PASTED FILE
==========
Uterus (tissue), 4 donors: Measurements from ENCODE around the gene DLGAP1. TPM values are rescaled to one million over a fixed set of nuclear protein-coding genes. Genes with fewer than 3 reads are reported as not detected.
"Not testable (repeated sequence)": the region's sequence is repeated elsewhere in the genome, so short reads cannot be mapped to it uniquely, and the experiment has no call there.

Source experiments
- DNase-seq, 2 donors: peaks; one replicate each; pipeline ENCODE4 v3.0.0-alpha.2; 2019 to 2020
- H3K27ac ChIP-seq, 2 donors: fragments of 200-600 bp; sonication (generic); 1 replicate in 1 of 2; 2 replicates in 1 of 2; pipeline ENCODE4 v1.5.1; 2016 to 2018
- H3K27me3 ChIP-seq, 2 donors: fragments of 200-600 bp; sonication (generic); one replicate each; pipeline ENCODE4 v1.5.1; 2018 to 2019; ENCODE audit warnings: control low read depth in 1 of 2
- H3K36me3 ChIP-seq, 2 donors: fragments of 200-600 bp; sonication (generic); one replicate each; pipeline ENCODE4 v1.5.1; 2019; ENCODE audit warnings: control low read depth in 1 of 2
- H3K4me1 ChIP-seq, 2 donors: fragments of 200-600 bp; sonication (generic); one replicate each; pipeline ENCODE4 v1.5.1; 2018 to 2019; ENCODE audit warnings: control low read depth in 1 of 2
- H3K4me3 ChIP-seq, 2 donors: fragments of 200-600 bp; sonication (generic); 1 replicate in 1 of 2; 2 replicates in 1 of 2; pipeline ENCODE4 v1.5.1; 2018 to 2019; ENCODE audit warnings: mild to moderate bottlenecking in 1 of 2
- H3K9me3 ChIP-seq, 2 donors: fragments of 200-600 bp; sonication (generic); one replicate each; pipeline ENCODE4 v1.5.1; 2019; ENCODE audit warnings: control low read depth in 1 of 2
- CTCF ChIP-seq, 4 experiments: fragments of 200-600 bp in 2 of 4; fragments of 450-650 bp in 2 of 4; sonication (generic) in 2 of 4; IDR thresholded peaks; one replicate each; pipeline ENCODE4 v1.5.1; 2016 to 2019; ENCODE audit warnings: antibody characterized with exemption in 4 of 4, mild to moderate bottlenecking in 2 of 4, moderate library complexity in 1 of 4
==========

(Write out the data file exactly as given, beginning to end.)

Uterus (tissue), 4 donors: Measurements from ENCODE around the gene DLGAP1. TPM values are rescaled to one million over a fixed set of nuclear protein-coding genes. Genes with fewer than 3 reads are reported as not detected.
"Not testable (repeated sequence)": the region's sequence is repeated elsewhere in the genome, so short reads cannot be mapped to it uniquely, and the experiment has no call there.

Source experiments
- DNase-seq, 2 donors: peaks; one replicate each; pipeline ENCODE4 v3.0.0-alpha.2; 2019 to 2020
- H3K27ac ChIP-seq, 2 donors: fragments of 200-600 bp; sonication (generic); 1 replicate in 1 of 2; 2 replicates in 1 of 2; pipeline ENCODE4 v1.5.1; 2016 to 2018
- H3K27me3 ChIP-seq, 2 donors: fragments of 200-600 bp; sonication (generic); one replicate each; pipeline ENCODE4 v1.5.1; 2018 to 2019; ENCODE audit warnings: control low read depth in 1 of 2
- H3K36me3 ChIP-seq, 2 donors: fragments of 200-600 bp; sonication (generic); one replicate each; pipeline ENCODE4 v1.5.1; 2019; ENCODE audit warnings: control low read depth in 1 of 2
- H3K4me1 ChIP-seq, 2 donors: fragments of 200-600 bp; sonication (generic); one replicate each; pipeline ENCODE4 v1.5.1; 2018 to 2019; ENCODE audit warnings: control low read depth in 1 of 2
- H3K4me3 ChIP-seq, 2 donors: fragments of 200-600 bp; sonication (generic); 1 replicate in 1 of 2; 2 replicates in 1 of 2; pipeline ENCODE4 v1.5.1; 2018 to 2019; ENCODE audit warnings: mild to moderate bottlenecking in 1 of 2
- H3K9me3 ChIP-seq, 2 donors: fragments of 200-600 bp; sonication (generic); one replicate each; pipeline ENCODE4 v1.5.1; 2019; ENCODE audit warnings: control low read depth in 1 of 2
- CTCF ChIP-seq, 4 experiments: fragments of 200-600 bp in 2 of 4; fragments of 450-650 bp in 2 of 4; sonication (generic) in 2 of 4; IDR thresholded peaks; one replicate each; pipeline ENCODE4 v1.5.1; 2016 to 2019; ENCODE audit warnings: antibody characterized with exemption in 4 of 4, mild to moderate bottlenecking in 2 of 4, moderate library complexity in 1 of 4